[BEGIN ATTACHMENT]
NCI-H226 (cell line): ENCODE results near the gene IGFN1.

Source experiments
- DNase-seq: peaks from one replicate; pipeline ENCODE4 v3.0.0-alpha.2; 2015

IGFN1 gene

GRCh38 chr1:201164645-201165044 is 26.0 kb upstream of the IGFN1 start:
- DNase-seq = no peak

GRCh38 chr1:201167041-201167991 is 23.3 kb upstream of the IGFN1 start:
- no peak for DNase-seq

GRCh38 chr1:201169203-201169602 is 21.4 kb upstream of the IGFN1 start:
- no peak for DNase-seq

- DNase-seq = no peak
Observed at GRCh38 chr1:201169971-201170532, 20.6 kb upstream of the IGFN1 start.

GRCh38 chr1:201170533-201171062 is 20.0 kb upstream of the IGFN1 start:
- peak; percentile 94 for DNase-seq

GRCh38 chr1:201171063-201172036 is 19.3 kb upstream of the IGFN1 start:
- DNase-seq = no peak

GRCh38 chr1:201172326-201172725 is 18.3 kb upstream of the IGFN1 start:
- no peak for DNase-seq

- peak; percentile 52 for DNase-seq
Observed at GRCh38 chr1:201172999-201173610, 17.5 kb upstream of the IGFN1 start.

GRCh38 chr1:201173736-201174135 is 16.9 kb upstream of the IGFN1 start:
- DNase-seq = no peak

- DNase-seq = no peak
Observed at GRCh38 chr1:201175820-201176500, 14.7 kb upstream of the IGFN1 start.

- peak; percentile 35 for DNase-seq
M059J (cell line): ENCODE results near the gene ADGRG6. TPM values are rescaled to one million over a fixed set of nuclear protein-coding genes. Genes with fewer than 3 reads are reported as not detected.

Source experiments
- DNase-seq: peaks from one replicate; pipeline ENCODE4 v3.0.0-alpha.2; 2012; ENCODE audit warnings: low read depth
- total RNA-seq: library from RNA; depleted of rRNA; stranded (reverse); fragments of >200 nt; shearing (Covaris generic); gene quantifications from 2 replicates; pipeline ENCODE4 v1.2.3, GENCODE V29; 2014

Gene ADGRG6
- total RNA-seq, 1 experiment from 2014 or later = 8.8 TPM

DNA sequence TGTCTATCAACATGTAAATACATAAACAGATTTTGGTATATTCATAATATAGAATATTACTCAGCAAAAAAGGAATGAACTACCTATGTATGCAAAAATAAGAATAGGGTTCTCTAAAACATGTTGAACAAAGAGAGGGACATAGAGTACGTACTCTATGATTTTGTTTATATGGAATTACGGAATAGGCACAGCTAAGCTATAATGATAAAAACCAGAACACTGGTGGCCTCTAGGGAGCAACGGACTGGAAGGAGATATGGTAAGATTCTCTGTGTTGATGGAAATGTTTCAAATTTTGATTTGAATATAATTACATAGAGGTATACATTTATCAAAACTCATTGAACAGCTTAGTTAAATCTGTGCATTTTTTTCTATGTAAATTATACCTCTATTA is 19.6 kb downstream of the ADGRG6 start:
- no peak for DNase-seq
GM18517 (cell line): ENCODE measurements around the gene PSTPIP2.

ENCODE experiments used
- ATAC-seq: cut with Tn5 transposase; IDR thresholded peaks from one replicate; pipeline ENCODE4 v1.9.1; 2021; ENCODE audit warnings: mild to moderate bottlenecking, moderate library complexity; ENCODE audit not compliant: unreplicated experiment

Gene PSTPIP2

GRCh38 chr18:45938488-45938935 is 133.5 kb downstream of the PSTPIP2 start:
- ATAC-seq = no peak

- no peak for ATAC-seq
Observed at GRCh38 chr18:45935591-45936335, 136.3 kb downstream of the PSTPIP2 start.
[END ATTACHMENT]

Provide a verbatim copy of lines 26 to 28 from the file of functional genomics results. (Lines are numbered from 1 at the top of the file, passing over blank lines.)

M059J (cell line): ENCODE results near the gene ADGRG6. TPM values are rescaled to one million over a fixed set of nuclear protein-coding genes. Genes with fewer than 3 reads are reported as not detected.

Source experiments
- DNase-seq: peaks from one replicate; pipeline ENCODE4 v3.0.0-alpha.2; 2012; ENCODE audit warnings: low read depth